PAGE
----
Podcast: Continental Announces CD Engine Family Milestones


Continental announced at Aero 2023 that its CD series of jet-fuel burning piston engines has reached 10 million flight hours. In addition, the newest CD model, the CD-170, has received a time between replacement (TBR) extension from 1,200 to 1,800 hours. In this podcast, Oliver Leber, Continental vice president for global sales and applications engineering, talks about the company’s achievements.


  1. I am somewhat out of date on recent diesel efforts, recalling that at least one effort’s engine architecture was based on Mercedes block…now that German auto industry is under increasing pressure to abandon diesel and gas ICE (though “sustainable fuel” agreement seems to allow breathing room for export support)…is there any remaining Mercedes/automotive dependency for Continental or are they decoupled from the automotive industry turbulence?

  2. I’ll never understand why the aero industry MUST constantly reinvent the wheel. On everything propulsion. The auto industry spends millions taking a new powerplant to market, then makes millions of them a year. They’re as drop dead reliable as a rock. Why not take advantage of that and just bolt on an auto system?

  3. Aviation is a very different use than automobiles and it is much more like truck use where the engine must run at 75% power or greater continuously blus weight is VERY important. so you can’t just drop an auto engine in and be at all successful.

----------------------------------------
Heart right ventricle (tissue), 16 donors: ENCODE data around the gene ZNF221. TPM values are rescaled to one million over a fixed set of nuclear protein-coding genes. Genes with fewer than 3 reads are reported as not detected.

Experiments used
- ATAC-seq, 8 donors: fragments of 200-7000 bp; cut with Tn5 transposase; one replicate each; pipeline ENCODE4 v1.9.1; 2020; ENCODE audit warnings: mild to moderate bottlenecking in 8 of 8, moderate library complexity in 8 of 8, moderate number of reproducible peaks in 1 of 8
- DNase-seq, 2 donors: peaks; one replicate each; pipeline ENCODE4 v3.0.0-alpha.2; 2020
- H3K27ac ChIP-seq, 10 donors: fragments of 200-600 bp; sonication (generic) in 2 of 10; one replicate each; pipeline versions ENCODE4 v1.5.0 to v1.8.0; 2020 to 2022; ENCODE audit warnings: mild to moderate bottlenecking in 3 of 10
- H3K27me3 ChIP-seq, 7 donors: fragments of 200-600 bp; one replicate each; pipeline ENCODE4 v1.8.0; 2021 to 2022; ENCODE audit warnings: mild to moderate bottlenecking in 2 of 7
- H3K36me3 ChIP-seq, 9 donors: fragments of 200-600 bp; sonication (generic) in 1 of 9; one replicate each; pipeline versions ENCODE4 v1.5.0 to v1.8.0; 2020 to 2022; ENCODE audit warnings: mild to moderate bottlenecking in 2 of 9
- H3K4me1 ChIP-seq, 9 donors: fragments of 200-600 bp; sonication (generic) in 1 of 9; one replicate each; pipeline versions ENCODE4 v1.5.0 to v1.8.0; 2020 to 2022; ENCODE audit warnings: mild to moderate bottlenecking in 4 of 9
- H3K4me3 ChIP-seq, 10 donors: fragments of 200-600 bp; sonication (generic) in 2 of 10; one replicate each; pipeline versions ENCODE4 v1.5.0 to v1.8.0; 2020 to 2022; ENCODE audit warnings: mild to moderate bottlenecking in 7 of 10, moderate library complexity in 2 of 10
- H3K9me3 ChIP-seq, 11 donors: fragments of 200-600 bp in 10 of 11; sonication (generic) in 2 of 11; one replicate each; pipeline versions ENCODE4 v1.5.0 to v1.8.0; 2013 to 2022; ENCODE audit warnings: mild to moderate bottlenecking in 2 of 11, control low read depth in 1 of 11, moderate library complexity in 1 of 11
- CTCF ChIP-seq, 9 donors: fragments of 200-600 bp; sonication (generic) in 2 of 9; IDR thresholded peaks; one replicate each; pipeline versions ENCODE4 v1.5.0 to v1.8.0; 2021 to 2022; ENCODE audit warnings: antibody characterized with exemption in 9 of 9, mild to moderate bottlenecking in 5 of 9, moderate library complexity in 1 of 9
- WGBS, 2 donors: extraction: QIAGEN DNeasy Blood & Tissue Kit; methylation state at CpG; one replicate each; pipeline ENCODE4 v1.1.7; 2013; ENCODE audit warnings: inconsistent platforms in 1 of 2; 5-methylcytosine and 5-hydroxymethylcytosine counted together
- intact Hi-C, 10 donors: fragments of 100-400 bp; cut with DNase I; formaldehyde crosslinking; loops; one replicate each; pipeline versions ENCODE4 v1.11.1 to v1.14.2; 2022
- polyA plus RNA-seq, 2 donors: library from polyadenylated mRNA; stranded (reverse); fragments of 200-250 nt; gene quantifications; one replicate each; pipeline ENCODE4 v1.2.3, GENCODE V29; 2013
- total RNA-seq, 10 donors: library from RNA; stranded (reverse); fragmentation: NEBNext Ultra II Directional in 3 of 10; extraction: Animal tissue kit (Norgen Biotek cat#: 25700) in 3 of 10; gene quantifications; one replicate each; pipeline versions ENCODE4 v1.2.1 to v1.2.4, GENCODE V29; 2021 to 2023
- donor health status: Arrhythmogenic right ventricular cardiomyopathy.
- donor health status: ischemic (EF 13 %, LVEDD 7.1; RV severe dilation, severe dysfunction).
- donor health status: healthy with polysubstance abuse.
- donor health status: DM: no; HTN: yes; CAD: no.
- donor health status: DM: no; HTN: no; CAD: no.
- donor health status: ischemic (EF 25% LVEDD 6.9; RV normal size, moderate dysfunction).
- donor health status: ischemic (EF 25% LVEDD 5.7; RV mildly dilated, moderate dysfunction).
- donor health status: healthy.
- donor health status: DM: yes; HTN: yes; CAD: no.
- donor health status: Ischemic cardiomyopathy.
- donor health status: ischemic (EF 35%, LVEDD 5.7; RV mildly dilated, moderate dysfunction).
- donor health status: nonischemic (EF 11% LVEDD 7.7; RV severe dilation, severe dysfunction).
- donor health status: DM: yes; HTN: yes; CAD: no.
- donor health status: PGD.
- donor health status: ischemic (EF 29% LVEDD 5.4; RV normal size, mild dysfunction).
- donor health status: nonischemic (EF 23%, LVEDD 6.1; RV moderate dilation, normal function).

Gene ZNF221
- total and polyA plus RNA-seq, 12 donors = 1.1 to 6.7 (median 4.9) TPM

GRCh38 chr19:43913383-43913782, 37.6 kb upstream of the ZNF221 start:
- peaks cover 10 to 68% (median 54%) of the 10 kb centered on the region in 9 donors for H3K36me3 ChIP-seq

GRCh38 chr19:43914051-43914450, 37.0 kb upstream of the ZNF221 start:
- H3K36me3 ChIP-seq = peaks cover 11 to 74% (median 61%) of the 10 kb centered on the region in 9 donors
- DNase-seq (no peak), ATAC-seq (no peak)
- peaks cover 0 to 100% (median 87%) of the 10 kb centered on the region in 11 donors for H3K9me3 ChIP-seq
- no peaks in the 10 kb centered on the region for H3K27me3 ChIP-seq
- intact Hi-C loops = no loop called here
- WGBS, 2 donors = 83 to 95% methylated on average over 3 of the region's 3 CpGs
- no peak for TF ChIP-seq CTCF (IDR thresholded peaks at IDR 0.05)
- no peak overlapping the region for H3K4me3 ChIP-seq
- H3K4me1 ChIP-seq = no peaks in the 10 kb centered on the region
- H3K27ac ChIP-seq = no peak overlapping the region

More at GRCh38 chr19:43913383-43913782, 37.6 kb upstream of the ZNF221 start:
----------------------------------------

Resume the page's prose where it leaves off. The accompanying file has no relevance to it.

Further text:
It has also been proven that well designed compressed cast iron CGI blocks can be as light as Aluminum and do not have a throw away life like aluminum. The diamond engines are now proving successful and they are cast iron.

    the technology used in modern diesels is very good and has allowed the present generation of diesels but the present aircraft engines are too small for anything other than recreational use. the real market is for working aircraft carrying 6 to 10 people maxium. Diamond needed to make many compromises to build the DA62 with the 175hp available for each engine . if they had an engine that produced 250 to 300 hp it would be a real winner.

    having been connected with the EPS engine fiasco, where the technology was real and was proven by actual independent Airforce tests I know the real effort that is required to develop a new technology engine into a new application. EPS had a proven viable 320 to 450 hp aircraft engine but ran out of money and chose a bad investor to continue development . Developing a new engine is very expensive and that company was plagued with very bad management that took the company down as well as problems dealing with the electronic engine control supplier.

    Heavy fuel , jet A or diesel is the future of small aircraft engines but the development is very expensive and you can’t do it with just taking a known technology to be packaged for engine and hanging a propeller on it. you need the expertise and $ to designed the proper package for aviation use.

    The technology is not dead and there is extensive work being done to actually build the 400 HP + catagory engine that will eliminate the problem with the EPS effort.

  4. I was hoping the military drone business would bail out GA. The original predator, not the inevitably bloated turbine version, has been used by poorer countries as a benchmark, and it had a rotax iirc.

    If you build hundreds a month, a drone capable of taking out a tank or similar target will cost much less than a tank, and similar to the cost of a SAM.

    I’d expect whatever engines they use to be a good basis for a prop plane. Militaries like diesel and jet fuel, not gasoline.